Thursday, July 3, 2008

Two black eyes for boxing.

Boxing seems to have a lower media profile these days. Not as flashy as professional wrestling, and seemingly restrained in comparison to MMA, boxing seems to be occupying a niche between the two. Low on star power (quick, name the World Heavyweight Champion) and feeling the heat from competing sports, you'd think any high-profile boxing story would be good news.

And you'd be wrong.

First off, we had the Soto/Lorenzo WBC super featherweight championship bout in Las Vegas over the weekend. The result was a disqualification victory for Lorenzo after the referee called a foul on Soto that had resulted in a head injury that left Lorenzo unable to continue.

It was, it turned out, a bad call on the ref's part, compounded by the fact that Lorenzo, who up until that point had been getting the snot beat out of him by Soto, had faked the injury in order to grab the DQ win. Classy. The WBC, sensibly, refused to declare Lorenzo its champion after reviewing the tainted victory.

But this morning on Yahoo!, boxing columnist Kevin Iole had a different take, saying that Lorenzo should be champion now, because he won and "rules are rules".

I disagree with Mr. Iole. His approach leaves no room for judgement or good sense. Even while he was advocating giving the belt to Lorenzo, he wrote that Lorenzo's fake-out was "an acting job the likes of which haven’t been seen since Jack Nicholson in 'As Good As It Gets' in 1997 [sic]". And this is the guy you'd want as a champion?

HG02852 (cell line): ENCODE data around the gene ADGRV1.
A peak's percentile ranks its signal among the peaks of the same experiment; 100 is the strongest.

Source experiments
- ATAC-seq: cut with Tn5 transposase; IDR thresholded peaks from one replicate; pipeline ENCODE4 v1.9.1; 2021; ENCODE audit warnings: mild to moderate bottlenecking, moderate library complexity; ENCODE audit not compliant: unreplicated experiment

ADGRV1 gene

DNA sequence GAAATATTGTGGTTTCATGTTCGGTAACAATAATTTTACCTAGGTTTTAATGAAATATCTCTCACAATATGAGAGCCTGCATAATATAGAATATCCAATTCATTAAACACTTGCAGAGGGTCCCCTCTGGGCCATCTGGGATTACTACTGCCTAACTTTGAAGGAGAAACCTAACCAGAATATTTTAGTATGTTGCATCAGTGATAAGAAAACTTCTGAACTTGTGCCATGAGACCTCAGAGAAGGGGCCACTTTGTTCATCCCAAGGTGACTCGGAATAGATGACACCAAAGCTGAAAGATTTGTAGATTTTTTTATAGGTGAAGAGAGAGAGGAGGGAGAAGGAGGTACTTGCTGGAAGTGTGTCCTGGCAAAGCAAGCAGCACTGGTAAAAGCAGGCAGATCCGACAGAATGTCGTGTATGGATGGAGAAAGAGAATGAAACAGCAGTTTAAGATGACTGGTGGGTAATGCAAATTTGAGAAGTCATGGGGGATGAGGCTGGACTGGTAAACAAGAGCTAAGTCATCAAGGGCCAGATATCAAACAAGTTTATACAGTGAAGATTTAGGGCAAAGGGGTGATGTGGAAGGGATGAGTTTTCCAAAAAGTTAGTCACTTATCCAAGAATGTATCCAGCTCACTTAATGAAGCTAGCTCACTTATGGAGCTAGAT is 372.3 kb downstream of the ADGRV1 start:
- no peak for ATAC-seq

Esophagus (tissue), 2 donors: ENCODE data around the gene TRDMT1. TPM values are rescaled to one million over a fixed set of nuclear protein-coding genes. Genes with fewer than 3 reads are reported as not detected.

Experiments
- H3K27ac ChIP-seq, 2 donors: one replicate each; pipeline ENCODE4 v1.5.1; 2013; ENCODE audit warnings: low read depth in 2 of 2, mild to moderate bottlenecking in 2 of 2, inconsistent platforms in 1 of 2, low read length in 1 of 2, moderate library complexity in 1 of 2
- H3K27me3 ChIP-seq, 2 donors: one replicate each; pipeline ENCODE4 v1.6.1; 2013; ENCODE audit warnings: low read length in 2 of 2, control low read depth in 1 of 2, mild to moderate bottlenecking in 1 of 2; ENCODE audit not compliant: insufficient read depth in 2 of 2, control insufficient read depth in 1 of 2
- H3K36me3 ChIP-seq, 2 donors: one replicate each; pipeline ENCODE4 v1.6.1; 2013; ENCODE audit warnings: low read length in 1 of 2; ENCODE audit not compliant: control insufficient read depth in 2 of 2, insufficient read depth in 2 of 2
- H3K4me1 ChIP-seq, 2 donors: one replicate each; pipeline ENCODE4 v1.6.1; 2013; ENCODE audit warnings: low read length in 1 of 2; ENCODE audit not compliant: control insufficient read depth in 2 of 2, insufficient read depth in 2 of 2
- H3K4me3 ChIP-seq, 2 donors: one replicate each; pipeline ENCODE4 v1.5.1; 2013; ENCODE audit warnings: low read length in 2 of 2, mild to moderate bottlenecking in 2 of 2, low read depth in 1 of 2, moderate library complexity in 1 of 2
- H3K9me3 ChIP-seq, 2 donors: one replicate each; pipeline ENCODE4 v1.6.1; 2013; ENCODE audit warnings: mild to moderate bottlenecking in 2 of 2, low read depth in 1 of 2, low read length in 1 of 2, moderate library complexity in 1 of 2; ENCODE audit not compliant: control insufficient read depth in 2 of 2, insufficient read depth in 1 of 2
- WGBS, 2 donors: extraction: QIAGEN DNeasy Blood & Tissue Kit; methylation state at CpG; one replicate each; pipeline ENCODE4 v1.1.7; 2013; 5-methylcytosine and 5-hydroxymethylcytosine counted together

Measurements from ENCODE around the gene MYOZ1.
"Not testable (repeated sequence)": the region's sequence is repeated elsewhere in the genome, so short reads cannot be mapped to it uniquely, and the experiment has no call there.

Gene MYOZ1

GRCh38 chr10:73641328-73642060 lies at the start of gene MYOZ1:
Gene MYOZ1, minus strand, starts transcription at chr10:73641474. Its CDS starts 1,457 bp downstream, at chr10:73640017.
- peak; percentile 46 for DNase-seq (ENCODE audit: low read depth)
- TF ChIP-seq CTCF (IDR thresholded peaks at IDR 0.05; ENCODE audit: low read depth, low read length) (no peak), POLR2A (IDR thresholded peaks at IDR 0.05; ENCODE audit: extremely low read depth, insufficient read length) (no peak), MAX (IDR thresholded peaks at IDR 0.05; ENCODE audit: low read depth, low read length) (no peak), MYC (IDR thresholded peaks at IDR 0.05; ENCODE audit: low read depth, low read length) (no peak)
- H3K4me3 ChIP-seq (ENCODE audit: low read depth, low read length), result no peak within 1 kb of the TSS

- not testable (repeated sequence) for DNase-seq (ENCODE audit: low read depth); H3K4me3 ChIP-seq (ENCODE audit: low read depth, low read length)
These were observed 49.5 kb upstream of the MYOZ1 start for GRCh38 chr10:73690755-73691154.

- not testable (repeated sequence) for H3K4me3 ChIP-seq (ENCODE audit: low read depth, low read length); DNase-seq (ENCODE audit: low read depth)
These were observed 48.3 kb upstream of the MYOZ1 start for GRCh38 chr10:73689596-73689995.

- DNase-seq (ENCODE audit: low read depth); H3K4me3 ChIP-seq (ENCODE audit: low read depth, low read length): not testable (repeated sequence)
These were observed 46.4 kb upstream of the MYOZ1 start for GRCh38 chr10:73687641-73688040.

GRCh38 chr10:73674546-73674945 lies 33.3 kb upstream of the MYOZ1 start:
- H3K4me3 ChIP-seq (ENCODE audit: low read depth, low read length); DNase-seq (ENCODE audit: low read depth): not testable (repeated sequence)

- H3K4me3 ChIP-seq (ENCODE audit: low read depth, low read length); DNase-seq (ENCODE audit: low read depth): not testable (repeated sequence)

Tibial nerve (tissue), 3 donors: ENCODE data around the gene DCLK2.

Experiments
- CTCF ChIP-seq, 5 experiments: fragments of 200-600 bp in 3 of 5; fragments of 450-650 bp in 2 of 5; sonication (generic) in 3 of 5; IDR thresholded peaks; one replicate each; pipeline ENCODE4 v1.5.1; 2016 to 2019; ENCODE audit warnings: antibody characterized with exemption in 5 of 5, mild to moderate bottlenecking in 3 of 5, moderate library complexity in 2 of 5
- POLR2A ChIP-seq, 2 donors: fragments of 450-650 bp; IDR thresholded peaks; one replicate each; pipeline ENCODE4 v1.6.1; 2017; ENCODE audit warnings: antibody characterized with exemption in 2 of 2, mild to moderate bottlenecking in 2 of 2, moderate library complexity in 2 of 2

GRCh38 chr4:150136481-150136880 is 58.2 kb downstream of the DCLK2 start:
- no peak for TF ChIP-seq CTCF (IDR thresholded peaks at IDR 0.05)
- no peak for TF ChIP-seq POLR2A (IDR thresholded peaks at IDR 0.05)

Anyway, Yahoo! headlined Iole's column, advocating rewarding Lorenzo for playing dirty pool. Good thing I'd finished my coffee by then, or my monitor would need replacing thanks to a spit-take worthy of Danny Thomas.

Boxing's other big hit this week took place outside of the ring, courtesy of... oy... Mike Tyson. A racketeering case linked Iron Mike to a murder-for-hire plot in his old neighborhood. From the reports on the story I've seen, the witness linking Tyson to this seems about as far from credible as you can get, and I deeply hope it's not true. Even given Tyson's often erratic behavior outside the ring, plunking down fifty grand to have two men killed seems out of character, a cold-blooded act from a man whose temper runs notoriously hot.

But it's Tyson, so regardless of whether the story is true or not, all it takes to confirm it in the minds of his critics is for him to deny it.

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